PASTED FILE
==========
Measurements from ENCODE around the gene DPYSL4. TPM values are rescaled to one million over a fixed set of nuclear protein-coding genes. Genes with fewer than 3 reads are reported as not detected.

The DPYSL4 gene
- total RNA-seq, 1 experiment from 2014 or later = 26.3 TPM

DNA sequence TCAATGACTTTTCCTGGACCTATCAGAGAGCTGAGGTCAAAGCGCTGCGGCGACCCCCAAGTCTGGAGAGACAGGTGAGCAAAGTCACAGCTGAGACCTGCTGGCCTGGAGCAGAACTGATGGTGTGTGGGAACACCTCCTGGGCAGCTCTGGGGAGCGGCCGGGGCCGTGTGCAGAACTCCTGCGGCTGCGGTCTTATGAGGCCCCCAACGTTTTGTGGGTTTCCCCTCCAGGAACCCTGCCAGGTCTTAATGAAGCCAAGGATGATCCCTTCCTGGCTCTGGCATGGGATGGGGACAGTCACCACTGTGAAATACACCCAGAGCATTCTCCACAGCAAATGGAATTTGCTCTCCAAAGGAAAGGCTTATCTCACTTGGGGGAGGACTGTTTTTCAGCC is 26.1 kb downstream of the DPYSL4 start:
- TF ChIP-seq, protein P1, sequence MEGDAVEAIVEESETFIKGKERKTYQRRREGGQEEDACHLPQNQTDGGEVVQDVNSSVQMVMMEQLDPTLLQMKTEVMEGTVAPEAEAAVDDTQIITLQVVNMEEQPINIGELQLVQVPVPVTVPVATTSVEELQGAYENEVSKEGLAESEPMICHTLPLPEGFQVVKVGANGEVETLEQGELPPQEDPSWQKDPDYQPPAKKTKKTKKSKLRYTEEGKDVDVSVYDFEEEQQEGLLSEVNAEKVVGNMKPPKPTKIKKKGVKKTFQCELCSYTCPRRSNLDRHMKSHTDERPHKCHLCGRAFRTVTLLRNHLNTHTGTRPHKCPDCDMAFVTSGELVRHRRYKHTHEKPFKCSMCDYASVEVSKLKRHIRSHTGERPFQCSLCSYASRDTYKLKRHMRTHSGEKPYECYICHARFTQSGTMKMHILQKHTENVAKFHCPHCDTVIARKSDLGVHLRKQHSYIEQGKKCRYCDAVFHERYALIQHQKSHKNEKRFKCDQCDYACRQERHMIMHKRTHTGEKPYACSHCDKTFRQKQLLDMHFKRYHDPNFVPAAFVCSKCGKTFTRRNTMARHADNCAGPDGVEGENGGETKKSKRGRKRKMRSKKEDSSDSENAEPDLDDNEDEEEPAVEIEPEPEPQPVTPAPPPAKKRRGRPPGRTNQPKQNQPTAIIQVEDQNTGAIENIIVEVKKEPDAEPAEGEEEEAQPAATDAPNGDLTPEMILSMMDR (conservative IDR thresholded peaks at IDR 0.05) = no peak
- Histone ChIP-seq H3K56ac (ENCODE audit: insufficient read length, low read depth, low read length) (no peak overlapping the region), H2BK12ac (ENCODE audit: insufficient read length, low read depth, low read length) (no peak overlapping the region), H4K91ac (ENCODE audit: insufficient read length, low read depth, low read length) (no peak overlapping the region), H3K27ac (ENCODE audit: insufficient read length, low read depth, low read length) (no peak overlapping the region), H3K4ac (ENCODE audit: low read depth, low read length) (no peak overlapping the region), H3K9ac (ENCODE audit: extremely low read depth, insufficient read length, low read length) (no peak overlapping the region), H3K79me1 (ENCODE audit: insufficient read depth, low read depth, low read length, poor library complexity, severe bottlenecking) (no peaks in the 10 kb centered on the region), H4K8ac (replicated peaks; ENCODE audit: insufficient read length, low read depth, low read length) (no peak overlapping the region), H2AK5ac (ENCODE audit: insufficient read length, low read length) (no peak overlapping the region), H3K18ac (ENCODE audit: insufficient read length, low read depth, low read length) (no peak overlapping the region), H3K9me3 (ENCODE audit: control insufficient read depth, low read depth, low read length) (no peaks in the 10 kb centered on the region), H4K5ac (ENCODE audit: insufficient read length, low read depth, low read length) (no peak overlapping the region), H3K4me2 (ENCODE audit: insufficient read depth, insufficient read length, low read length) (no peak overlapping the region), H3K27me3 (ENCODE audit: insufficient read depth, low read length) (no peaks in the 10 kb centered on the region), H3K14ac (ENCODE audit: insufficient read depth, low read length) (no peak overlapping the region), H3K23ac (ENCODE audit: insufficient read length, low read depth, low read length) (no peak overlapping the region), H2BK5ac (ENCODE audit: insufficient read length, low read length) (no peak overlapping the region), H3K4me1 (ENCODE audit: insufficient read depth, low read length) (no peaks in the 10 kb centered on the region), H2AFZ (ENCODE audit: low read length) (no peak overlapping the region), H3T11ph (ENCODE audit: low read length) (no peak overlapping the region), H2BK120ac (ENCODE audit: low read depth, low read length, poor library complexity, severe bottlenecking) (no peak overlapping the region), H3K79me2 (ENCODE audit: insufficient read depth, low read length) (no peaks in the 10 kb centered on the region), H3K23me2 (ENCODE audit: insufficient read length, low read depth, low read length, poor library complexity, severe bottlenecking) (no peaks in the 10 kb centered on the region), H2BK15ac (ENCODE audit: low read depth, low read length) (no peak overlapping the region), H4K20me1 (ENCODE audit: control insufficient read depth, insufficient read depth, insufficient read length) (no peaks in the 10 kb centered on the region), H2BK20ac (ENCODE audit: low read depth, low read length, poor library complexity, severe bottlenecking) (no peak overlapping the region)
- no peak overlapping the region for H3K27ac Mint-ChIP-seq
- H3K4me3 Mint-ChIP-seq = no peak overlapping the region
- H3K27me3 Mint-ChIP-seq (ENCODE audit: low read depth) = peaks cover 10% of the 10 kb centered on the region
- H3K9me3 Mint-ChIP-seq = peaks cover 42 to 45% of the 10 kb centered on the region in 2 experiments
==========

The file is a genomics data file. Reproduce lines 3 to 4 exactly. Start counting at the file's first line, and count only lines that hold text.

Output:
- total RNA-seq, 1 experiment from 2014 or later = 26.3 TPM

DNA sequence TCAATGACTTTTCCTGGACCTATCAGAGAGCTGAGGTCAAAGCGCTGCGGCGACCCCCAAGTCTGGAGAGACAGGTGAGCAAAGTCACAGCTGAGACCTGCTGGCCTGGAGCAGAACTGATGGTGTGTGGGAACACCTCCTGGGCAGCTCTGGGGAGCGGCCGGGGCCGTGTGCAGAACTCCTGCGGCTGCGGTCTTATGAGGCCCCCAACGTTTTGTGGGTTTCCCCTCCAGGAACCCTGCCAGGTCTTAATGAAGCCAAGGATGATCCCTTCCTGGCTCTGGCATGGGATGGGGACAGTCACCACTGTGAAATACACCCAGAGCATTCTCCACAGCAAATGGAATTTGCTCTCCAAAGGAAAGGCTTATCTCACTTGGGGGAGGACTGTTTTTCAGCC is 26.1 kb downstream of the DPYSL4 start: